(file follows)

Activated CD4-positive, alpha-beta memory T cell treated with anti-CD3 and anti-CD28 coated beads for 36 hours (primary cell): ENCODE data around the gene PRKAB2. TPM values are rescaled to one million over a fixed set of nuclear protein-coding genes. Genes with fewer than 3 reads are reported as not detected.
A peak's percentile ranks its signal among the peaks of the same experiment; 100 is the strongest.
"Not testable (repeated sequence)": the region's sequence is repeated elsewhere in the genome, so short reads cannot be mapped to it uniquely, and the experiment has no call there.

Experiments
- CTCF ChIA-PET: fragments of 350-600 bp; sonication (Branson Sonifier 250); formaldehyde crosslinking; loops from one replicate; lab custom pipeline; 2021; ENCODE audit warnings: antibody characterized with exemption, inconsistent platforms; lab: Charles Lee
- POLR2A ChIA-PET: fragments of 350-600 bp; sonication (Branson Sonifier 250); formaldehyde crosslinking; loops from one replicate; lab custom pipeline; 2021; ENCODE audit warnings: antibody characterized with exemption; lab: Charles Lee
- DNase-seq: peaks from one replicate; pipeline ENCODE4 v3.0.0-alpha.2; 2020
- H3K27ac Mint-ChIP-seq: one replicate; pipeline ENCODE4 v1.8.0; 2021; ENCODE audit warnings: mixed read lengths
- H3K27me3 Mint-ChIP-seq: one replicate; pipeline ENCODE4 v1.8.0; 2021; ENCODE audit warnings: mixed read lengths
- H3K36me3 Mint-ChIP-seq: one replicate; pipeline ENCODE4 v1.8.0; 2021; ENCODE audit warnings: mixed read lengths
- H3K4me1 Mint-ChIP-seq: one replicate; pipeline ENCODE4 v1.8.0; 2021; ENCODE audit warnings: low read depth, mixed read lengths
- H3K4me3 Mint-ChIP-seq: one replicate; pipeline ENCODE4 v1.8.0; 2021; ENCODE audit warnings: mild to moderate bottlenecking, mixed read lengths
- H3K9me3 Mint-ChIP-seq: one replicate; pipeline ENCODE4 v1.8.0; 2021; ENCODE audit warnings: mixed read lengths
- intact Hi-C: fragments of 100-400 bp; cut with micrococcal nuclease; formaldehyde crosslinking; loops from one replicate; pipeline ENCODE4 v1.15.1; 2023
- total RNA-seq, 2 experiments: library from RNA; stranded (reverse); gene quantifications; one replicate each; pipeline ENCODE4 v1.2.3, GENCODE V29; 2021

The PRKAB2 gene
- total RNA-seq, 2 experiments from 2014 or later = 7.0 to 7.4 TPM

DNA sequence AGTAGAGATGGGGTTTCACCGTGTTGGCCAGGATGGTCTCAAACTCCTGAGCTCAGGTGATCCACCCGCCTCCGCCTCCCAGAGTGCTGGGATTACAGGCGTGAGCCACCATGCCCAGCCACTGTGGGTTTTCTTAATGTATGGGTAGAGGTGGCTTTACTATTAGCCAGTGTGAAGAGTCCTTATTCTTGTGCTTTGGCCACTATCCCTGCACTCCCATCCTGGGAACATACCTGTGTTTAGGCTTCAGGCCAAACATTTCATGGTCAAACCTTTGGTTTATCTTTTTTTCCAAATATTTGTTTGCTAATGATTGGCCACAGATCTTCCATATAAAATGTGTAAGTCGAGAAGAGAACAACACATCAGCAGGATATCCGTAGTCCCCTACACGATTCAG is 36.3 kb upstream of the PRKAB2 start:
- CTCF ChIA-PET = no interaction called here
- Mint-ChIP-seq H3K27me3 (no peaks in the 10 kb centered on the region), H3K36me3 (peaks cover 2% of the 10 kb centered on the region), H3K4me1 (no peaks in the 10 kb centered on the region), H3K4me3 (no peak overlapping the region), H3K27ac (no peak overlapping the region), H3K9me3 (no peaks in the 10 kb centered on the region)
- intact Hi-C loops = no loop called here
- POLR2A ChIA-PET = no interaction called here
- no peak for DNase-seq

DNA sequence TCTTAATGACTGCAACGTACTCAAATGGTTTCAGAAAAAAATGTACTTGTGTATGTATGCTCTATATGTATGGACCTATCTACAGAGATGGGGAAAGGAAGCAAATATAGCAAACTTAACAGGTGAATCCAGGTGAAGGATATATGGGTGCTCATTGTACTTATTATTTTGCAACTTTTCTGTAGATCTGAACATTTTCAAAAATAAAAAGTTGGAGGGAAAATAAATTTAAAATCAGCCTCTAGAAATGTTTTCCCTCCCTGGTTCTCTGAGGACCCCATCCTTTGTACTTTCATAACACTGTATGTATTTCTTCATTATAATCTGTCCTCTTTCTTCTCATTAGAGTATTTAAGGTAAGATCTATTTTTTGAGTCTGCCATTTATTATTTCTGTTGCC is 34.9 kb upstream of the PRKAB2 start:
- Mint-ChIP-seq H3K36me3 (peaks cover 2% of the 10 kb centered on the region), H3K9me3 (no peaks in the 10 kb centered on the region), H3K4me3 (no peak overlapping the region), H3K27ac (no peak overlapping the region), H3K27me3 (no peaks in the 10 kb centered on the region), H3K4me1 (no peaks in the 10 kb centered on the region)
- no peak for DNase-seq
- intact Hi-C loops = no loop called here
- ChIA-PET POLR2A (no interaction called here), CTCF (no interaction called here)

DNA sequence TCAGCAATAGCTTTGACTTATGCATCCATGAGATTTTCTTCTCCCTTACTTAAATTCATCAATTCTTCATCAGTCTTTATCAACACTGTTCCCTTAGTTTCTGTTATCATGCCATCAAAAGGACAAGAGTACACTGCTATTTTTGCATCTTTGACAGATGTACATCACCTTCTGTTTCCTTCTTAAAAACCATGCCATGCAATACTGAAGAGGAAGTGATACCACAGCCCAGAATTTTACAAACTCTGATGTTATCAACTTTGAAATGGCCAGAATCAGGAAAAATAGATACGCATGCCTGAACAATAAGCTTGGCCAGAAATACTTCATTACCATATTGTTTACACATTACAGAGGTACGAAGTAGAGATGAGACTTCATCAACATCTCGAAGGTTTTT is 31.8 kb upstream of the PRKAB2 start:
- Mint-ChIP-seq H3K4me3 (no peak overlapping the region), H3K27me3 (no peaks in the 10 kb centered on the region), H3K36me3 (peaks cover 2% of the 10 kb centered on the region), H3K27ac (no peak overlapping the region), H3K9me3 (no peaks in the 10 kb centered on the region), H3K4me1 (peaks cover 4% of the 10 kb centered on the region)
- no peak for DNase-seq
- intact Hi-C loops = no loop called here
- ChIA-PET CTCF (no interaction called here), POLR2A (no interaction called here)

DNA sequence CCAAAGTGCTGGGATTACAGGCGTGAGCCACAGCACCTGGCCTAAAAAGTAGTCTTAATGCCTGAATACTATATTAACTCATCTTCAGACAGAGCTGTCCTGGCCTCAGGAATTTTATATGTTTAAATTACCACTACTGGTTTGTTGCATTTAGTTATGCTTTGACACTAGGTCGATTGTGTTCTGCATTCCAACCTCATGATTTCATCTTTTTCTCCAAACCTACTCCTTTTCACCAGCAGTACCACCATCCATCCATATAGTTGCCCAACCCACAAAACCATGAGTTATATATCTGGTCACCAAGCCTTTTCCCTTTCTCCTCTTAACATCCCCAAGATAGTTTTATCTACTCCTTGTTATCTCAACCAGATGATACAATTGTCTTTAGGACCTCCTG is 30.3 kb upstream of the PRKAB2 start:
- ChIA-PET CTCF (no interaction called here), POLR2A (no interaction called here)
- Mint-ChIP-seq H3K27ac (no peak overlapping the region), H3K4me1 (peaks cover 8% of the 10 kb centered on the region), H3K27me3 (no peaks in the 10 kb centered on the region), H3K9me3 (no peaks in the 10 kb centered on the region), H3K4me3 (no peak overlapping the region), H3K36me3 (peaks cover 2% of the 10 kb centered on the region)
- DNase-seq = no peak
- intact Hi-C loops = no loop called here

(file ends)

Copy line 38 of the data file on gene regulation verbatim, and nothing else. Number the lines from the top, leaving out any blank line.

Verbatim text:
- intact Hi-C loops = no loop called here